Zady started as an online boutique that champions slow fashion brands. Like slow food, slow fashion celebrates local production, non-polluting processes and ethical production above instant gratification and disposability. The two women who founded the company hoped to encourage quality above quantity, and committed to only sourcing garments with completely transparent production.
Then last year, Zady began to also build an in-house collection from the ground up. They started with just one piece: a sweater. Then they made a tee-shirt. Today, they’re launching a larger collection, called the Essentials collection, which includes a coat, classic button down shirts, and several more sweaters.
As an alternative to chasing trends, Zady strives to offer items that will look good on the wearer and contribute to their enduring sense of personal style. Each piece is designed to be worn for many years in the future.
Zady took pains to source fibers and fabrics that are ethically made, and when possible, domestically sourced. The first tee shirt and sweater were both made from domestically produced fiber—wool from sheep raised in Oregon and organic cotton grown in Texas. In this collection, Zady introduces Alpaca raised and milled sustainably in Peru.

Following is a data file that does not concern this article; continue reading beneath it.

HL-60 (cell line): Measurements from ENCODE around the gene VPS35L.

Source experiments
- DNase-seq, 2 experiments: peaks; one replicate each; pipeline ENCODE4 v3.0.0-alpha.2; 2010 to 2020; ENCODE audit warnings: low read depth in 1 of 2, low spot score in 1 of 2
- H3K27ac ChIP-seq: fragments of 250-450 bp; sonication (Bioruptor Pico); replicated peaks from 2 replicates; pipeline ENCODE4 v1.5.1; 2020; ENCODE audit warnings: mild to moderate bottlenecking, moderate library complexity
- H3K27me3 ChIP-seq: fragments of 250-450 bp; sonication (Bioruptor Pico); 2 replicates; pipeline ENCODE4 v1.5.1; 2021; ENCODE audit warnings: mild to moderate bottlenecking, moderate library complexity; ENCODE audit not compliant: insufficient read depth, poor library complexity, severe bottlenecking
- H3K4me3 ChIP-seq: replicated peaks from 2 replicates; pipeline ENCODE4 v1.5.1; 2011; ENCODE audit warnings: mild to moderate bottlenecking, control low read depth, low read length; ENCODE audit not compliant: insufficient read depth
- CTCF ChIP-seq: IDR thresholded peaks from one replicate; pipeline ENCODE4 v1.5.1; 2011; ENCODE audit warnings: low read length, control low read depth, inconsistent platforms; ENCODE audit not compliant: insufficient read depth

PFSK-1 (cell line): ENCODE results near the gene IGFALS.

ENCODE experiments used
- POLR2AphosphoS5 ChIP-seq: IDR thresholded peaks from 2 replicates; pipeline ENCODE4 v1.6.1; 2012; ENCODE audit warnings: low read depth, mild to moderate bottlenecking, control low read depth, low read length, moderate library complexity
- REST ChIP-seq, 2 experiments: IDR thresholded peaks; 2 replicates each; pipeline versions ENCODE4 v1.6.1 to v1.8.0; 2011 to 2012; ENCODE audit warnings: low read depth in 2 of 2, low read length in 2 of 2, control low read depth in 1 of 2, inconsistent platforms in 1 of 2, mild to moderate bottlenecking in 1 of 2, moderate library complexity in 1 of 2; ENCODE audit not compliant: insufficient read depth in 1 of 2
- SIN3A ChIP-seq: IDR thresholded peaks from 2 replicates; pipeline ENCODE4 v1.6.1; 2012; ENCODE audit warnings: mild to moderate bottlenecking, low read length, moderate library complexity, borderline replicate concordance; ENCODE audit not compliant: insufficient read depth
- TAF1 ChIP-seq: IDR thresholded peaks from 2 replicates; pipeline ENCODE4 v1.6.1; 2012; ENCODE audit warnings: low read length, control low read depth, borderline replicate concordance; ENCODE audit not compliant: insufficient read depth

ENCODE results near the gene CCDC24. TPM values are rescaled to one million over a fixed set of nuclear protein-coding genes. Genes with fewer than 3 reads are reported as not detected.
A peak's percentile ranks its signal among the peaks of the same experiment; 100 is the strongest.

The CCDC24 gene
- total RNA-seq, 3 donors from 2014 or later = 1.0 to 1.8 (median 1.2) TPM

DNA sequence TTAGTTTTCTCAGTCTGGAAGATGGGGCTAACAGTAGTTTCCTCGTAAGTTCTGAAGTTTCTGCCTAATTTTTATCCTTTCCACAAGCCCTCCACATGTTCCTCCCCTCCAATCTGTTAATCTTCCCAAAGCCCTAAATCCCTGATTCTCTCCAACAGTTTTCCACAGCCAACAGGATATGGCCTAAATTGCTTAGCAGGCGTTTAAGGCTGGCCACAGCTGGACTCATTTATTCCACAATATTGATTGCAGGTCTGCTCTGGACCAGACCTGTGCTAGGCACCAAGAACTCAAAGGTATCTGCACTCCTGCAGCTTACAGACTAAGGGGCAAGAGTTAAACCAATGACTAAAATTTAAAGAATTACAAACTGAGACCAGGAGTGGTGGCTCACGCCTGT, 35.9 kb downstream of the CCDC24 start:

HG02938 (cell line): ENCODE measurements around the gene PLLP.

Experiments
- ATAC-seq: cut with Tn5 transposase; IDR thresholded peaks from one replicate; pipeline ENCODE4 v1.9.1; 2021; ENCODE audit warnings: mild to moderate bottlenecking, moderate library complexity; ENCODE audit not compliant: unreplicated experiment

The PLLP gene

“It’s not like there’s one magic bullet,” Bédat said about the introduction of imported materials. “You really have to be considerate about many different factors, and for us Alpaca is a great sustainable fiber.” All of the sewing is done in the U.S., with factories in North Carolina, California and New York’s garment district.
It can be difficult to quantify how all of these material and production choices stack up against the typical fast-fashion brand in terms of benefits for the environment—things like water use, carbon footprint or chemical pollution. However, Zady is working to make their production process more transparent.
At the same time the company is launching this collection, it also introduced The New Standard, a feature on their website with articles about their sourcing choices as well as information about other environmental problems that are created by the fashion industry.
“We really worked backwards,” said Bédat. “We looked at the biggest problems that the fashion industry is impacting, and we tried to create a system without all those problems.”